Lawyers for 270 miners in South Africa are threatening legal action if their clients are not released from prison today. The mine workers were charged with murdering their own colleagues after police opened fire on a crowd of about 3,000 striking workers two weeks ago, killing 34 people.
NPR's Ofeibea Quist-Arcton tells us the government charged the miners with murder using an obscure legal doctrine employed by the apartheid government.
Originally published on Sat September 1, 2012 2:32 pm
Like a quietly efficient operating system whirring away in the innards of a supercomputer, a vast array of Americans — mostly unseen and unsung — spend hours and hours of every week working together to find ways to make their communities — and the whole country — better.
This is Participation Nation.
In a monthlong blog that ended Aug. 31, NPR collected stories of people actively helping other people, animals and the planet. Here is an executive summary of what we discovered.
Originally published on Wed September 19, 2012 4:14 pm
There are so many cooking apps out there, it's easy to get lost. Good thing the iGrill has Facebook founder Mark Zuckerberg on its side.
Sales of the $80 device spiked by 400 percent after Zuckerberg updated his Facebook status on Aug. 19 with an enthusiastic thumbs up for the iGrill, a cooking thermometer that uses Bluetooth to connect to the iPhone, iPad and iPod Touch.
Blindsided is what North Carolina Republicans felt four years ago when President Obama won the state, though by the slightest of margins — a mere 14,177 votes out of 4.3 million cast.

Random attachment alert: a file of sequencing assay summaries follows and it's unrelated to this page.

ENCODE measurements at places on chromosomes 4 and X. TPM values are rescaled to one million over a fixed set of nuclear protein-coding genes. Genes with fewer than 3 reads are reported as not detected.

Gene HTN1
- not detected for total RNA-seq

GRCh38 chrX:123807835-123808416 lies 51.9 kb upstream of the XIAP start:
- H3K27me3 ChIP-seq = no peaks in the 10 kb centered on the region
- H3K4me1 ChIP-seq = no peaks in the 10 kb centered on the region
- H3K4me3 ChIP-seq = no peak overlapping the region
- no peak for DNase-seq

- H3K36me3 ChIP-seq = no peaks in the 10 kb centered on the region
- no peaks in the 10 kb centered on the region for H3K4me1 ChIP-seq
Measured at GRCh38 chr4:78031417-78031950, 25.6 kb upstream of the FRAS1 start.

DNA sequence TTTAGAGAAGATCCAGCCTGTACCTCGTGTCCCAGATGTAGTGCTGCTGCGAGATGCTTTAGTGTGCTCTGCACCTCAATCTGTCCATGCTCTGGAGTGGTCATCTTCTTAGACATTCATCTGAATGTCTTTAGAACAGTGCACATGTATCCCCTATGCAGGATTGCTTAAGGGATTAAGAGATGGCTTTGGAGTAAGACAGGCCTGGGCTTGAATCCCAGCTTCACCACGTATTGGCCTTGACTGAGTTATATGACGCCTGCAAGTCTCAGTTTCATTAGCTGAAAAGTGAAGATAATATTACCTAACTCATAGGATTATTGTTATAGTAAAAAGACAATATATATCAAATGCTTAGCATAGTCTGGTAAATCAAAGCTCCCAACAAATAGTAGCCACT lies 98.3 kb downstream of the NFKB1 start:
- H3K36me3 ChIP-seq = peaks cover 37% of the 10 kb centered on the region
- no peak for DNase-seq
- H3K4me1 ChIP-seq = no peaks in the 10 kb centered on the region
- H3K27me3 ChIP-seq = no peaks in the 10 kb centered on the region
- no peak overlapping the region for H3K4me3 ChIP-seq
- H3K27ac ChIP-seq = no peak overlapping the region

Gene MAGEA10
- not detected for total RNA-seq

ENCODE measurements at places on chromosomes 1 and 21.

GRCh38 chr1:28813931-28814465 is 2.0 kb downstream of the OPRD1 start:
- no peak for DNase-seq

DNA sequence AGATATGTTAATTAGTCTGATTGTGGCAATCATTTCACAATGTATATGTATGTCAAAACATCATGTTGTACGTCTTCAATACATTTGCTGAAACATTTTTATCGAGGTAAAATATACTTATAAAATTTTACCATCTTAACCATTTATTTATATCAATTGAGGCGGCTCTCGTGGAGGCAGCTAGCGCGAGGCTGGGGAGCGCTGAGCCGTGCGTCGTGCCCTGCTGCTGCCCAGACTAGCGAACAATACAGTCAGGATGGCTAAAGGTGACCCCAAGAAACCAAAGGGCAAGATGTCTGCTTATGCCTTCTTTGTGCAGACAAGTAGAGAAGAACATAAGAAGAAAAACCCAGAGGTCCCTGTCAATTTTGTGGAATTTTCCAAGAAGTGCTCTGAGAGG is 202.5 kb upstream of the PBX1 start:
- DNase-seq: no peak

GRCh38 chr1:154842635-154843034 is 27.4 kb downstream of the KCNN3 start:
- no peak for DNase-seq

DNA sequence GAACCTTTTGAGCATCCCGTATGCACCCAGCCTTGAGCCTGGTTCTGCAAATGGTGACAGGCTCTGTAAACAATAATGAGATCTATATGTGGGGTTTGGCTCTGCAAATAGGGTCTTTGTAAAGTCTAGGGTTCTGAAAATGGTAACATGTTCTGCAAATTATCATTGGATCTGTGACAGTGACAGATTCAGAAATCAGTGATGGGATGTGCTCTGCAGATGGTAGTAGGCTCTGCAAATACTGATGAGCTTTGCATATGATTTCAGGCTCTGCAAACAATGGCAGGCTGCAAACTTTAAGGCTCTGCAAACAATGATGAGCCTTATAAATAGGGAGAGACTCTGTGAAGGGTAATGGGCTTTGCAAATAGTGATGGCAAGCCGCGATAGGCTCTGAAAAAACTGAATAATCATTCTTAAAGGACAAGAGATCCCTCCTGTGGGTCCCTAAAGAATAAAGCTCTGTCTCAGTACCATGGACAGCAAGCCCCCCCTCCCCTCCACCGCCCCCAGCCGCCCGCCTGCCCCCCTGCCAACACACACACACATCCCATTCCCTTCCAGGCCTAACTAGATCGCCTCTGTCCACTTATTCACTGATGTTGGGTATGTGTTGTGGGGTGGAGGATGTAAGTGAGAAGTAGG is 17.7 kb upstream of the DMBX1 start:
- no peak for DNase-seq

Republicans admit they had taken as a given a 2008 North Carolina victory by Sen. John McCain. And who could blame them? No Democratic presidential candidate had won the state since Jimmy Carter in 1976.
But as McCain learned to his grief, history isn't always destiny. Obama's campaign had an effective strategy to win the state, and did.
Anyone with a 401(k) retirement plan has been painfully aware of the gyrations in the stock market in recent years. The market has come back up lately, but the economy is still in low gear, so many analysts aren't too bullish in the short term. Also, treasuries and CDs are offering tiny returns.
So what's the average American trying to save for retirement to do? Answers are percolating at an annual economics retreat in Maine.
The charter school movement is now at a crossroads. More than 2 million students will be enrolled in charter schools in the fall — a big number for a movement that's barely 20 years old. The publicly funded, privately run schools have spread so fast, they operate more like a parallel school system in some places.
Greece is trying to raise cash by reviving an ambitious program to privatize state assets. The country's lenders, which include the European Union and the International Monetary Fund, hope the sell-off will cut the country's enormous debt.
But Antonis Tsifis, who runs a betting shop in a working-class neighborhood in Athens, is upset that the government is going to sell its stake in OPAP, the giant gaming firm that oversees his betting shop.
NPR reporter Eleanor Beardsley rides in one of the new bike lanes in Copenhagen. The city is building more than two dozen lanes from the suburbs into the city. They cater to cyclists by including such things as rails and footrests at stoplights.
Every day, one-third of the people of Copenhagen ride their bikes to work or school. Collectively, they cycle more than 750,000 miles daily, enough to make it to the moon and back. And city officials want even more people to commute, and over longer distances.
So a network of 26 new bike routes, dubbed "the cycling superhighway," is being built to link the surrounding suburbs to Copenhagen.
Lars Gaardhoj, an official with the Copenhagen capital region, says the routes will be straight and direct.